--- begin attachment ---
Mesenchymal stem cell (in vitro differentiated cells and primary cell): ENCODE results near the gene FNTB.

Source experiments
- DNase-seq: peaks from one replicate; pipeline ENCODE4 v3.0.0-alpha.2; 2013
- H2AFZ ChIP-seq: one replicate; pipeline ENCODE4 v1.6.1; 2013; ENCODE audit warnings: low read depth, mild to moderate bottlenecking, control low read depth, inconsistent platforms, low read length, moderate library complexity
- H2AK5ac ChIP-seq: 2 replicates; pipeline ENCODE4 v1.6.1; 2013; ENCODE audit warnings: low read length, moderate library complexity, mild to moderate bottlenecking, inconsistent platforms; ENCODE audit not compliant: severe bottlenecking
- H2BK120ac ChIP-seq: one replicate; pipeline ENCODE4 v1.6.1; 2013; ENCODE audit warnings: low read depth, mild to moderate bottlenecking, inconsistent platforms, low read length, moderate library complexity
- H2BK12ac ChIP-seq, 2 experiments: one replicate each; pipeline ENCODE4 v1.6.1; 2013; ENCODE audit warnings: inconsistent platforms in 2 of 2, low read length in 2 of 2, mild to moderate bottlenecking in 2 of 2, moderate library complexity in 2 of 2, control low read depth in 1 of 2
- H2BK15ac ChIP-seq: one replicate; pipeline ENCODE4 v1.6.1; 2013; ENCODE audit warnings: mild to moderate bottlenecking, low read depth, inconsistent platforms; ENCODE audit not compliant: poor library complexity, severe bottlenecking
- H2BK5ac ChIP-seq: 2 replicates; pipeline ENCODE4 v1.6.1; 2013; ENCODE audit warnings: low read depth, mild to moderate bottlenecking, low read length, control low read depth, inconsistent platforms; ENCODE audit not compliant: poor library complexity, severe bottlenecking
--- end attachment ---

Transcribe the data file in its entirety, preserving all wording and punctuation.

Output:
Mesenchymal stem cell (in vitro differentiated cells and primary cell): ENCODE results near the gene FNTB.

Source experiments
- DNase-seq: peaks from one replicate; pipeline ENCODE4 v3.0.0-alpha.2; 2013
- H2AFZ ChIP-seq: one replicate; pipeline ENCODE4 v1.6.1; 2013; ENCODE audit warnings: low read depth, mild to moderate bottlenecking, control low read depth, inconsistent platforms, low read length, moderate library complexity
- H2AK5ac ChIP-seq: 2 replicates; pipeline ENCODE4 v1.6.1; 2013; ENCODE audit warnings: low read length, moderate library complexity, mild to moderate bottlenecking, inconsistent platforms; ENCODE audit not compliant: severe bottlenecking
- H2BK120ac ChIP-seq: one replicate; pipeline ENCODE4 v1.6.1; 2013; ENCODE audit warnings: low read depth, mild to moderate bottlenecking, inconsistent platforms, low read length, moderate library complexity
- H2BK12ac ChIP-seq, 2 experiments: one replicate each; pipeline ENCODE4 v1.6.1; 2013; ENCODE audit warnings: inconsistent platforms in 2 of 2, low read length in 2 of 2, mild to moderate bottlenecking in 2 of 2, moderate library complexity in 2 of 2, control low read depth in 1 of 2
- H2BK15ac ChIP-seq: one replicate; pipeline ENCODE4 v1.6.1; 2013; ENCODE audit warnings: mild to moderate bottlenecking, low read depth, inconsistent platforms; ENCODE audit not compliant: poor library complexity, severe bottlenecking
- H2BK5ac ChIP-seq: 2 replicates; pipeline ENCODE4 v1.6.1; 2013; ENCODE audit warnings: low read depth, mild to moderate bottlenecking, low read length, control low read depth, inconsistent platforms; ENCODE audit not compliant: poor library complexity, severe bottlenecking